The Kartarpur corridor, to be inaugurated today by Prime Minister Imran Khan and a host of other officials at Narowal, will link the tent city of Baba Nanak Singh to Gurdwara Darbar Sahib in Kartarpur, located about 7 km from the Indo-Pak border. The Sikh shrine where Guru Nanak Dev passed away in 1539 is seen as one of the most important religious sites for Sikhs. The corridor, work on which began a year ago, is intended by Pakistan to link people of varying beliefs and allow Sikhs to visit holy places located in Pakistan. Both countries will hold inauguration ceremonies today.
A 550-member Indian delegation is expected to cross over along the 3-km corridor and will also mark the 550th birth anniversary of Guru Nanak, the founder of the Sikh religion. The delegation from India includes former Prime Minister Manmohan Singh, Punjab Chief Minister Amarinder Singh and at least two Union ministers.
The inauguration of the corridor has been welcome enthusiastically by the Sikh community and rights activists in India. Initial problems such as the flooding of the tent city in India due to rains on Thursday are being sorted out. But far more important than minor logistical problems are the broader meanings of the step. India and Pakistan have long historical and cultural links. It is unfortunate that the restrictions on people crossing the border which divides the two countries prevents persons of various beliefs from visiting holy places, and divides families and communities.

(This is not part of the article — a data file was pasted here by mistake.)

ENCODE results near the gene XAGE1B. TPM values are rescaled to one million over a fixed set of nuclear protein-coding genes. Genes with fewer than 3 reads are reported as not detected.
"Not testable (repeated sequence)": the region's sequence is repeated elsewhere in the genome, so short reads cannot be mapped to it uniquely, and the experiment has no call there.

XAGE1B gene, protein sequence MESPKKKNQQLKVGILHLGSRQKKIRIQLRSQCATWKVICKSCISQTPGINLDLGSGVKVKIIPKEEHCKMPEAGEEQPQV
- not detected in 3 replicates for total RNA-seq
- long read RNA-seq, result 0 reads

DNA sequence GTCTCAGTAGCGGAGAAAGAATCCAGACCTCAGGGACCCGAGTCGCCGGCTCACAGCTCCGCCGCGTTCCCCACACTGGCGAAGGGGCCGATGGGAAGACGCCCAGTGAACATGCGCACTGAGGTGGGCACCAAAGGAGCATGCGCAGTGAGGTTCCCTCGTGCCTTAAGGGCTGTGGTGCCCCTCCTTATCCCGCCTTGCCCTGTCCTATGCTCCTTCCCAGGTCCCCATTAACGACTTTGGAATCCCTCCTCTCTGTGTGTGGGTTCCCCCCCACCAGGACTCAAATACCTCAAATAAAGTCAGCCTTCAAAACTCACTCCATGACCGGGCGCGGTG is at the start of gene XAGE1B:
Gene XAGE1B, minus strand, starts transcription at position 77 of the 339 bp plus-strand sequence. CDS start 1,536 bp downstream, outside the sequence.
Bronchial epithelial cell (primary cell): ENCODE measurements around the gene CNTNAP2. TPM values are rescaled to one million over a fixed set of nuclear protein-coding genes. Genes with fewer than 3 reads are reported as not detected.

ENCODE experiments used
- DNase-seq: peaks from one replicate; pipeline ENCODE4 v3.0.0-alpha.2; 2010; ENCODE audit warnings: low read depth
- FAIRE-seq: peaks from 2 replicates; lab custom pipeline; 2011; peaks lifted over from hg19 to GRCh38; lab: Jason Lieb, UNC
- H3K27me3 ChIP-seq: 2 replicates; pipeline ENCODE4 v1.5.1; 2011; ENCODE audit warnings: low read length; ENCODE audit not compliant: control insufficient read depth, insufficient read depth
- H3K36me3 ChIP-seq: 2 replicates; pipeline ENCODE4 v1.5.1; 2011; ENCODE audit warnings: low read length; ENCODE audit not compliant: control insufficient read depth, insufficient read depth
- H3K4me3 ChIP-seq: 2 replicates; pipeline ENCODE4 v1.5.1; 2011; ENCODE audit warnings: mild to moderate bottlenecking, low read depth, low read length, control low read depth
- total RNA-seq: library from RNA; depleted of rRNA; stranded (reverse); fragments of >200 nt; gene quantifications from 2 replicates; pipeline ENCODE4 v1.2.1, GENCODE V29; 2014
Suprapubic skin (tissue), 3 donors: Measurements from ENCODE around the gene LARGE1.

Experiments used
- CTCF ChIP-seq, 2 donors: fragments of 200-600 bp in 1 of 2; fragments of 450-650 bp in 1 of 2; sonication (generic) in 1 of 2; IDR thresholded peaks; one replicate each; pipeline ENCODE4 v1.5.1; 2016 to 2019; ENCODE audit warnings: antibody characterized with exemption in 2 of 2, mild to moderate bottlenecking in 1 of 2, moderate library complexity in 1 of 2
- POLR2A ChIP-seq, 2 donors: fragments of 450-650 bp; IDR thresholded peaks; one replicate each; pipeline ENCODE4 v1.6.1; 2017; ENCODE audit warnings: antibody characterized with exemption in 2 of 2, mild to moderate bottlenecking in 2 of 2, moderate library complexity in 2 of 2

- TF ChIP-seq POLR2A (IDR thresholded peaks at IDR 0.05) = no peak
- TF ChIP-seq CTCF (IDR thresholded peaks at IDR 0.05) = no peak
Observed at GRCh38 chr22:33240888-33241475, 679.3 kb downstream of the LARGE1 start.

The Kartarpur corridor is intended as a gesture of friendship and acceptance of these links. It comes at a time when there is harsh hostility in New Delhi towards Pakistan. Perhaps the corridor can help bring about a change in New Delhi’s attitude. We also hope that in time India will consider opening up similar initiatives to allow Pakistanis to visit shrines and other places of religious significance to Muslims in India. After all, the line drawn by British colonial rulers in 1947 should not be allowed to keep people apart indefinitely. There are many holy places and other locations of significance to those living across the border in either country. We need to create policies which allow citizens to visit these and also expand the people to people contacts so essential to any peace process. The Kartarpur corridor is an important step in this.